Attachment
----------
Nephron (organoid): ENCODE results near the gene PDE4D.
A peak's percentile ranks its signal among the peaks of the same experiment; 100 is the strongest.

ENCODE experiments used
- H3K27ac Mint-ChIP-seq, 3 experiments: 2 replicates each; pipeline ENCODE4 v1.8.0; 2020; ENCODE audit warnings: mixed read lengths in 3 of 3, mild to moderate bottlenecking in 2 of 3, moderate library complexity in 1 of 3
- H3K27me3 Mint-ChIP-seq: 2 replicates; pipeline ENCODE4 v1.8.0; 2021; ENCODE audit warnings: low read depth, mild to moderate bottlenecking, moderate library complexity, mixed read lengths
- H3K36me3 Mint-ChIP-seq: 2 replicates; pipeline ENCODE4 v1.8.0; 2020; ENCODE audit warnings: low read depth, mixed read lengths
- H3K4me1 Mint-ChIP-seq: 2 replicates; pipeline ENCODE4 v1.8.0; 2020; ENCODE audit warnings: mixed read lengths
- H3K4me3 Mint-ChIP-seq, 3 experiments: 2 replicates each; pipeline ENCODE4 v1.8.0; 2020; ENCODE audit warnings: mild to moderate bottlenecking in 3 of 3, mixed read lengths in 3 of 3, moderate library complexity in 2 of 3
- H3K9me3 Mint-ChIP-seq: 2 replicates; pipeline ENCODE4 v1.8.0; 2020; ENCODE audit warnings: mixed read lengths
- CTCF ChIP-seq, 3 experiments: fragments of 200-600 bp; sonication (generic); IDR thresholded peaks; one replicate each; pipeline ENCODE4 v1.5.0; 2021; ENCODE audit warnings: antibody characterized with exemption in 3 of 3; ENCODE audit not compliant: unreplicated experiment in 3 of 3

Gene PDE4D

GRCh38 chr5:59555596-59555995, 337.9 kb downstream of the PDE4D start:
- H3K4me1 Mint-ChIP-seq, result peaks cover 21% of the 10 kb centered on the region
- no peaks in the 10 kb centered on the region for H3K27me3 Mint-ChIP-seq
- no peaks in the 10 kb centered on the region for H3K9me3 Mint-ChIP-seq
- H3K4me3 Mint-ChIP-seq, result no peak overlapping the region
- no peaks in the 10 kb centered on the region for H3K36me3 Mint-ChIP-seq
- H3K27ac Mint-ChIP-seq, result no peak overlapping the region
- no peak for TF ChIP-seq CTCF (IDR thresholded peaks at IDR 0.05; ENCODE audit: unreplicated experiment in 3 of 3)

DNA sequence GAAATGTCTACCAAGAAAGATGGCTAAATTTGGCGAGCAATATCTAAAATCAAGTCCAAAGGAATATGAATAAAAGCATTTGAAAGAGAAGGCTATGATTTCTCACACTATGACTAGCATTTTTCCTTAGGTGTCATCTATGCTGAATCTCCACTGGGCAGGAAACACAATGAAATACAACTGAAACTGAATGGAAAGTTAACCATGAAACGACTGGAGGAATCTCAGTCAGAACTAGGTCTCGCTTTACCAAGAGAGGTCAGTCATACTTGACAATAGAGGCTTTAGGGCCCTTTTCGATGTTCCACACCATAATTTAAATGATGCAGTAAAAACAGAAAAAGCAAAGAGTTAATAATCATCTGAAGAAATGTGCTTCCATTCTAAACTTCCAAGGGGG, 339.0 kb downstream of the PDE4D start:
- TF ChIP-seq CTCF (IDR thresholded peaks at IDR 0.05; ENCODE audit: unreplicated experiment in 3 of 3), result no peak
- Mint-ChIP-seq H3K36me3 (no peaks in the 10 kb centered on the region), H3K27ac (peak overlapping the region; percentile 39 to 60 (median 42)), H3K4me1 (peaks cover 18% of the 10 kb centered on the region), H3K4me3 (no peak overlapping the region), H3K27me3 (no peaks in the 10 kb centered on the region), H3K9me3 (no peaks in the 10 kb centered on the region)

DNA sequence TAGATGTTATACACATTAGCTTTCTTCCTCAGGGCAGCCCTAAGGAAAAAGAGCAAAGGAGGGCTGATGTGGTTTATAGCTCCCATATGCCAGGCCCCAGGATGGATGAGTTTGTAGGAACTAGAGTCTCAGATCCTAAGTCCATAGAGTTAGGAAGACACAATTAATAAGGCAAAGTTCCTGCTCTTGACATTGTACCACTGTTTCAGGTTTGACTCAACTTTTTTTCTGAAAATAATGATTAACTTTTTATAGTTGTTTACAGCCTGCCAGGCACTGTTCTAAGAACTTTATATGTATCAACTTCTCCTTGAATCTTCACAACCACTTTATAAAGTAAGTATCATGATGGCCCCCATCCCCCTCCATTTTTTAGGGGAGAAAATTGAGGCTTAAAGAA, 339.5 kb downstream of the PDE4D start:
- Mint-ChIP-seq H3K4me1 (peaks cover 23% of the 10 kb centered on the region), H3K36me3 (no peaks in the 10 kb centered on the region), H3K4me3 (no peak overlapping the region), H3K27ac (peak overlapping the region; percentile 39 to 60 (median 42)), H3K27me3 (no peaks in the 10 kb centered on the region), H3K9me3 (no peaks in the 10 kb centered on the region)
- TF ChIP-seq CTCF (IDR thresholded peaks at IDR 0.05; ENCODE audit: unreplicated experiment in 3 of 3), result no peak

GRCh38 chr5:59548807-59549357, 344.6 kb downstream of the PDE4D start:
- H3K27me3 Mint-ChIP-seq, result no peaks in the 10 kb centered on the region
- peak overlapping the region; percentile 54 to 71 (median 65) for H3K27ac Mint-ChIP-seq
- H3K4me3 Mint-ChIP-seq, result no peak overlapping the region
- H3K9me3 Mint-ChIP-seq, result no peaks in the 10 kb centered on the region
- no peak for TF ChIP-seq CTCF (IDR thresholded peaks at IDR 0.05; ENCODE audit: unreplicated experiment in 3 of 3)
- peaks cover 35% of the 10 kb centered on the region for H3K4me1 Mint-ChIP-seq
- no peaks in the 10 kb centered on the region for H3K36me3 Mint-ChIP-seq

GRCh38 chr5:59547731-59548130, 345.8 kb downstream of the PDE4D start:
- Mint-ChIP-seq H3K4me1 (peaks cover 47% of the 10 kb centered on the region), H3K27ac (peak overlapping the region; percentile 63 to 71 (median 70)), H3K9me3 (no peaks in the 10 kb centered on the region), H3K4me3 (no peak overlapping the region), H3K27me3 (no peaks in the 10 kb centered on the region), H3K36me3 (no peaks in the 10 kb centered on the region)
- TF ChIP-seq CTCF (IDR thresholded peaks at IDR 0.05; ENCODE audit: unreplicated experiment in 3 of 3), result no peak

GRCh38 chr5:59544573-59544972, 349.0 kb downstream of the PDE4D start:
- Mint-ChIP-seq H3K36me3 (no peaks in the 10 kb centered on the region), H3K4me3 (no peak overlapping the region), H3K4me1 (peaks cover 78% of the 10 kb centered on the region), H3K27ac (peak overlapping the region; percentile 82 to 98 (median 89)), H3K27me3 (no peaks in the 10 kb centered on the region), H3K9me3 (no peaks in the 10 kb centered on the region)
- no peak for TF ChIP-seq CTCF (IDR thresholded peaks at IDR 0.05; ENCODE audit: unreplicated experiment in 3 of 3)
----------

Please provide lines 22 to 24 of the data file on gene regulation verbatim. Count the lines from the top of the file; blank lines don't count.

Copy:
- Mint-ChIP-seq H3K36me3 (no peaks in the 10 kb centered on the region), H3K27ac (peak overlapping the region; percentile 39 to 60 (median 42)), H3K4me1 (peaks cover 18% of the 10 kb centered on the region), H3K4me3 (no peak overlapping the region), H3K27me3 (no peaks in the 10 kb centered on the region), H3K9me3 (no peaks in the 10 kb centered on the region)

DNA sequence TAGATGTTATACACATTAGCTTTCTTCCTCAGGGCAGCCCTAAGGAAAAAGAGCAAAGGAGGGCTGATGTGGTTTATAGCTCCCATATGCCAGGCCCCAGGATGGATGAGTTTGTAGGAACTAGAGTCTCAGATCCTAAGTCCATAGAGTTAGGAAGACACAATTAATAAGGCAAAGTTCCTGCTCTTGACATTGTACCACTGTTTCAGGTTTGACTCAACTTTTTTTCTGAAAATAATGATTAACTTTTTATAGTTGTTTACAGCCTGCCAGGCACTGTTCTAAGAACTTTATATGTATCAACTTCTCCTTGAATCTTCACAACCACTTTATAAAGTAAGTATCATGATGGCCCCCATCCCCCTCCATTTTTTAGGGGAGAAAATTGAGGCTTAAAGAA, 339.5 kb downstream of the PDE4D start:
- Mint-ChIP-seq H3K4me1 (peaks cover 23% of the 10 kb centered on the region), H3K36me3 (no peaks in the 10 kb centered on the region), H3K4me3 (no peak overlapping the region), H3K27ac (peak overlapping the region; percentile 39 to 60 (median 42)), H3K27me3 (no peaks in the 10 kb centered on the region), H3K9me3 (no peaks in the 10 kb centered on the region)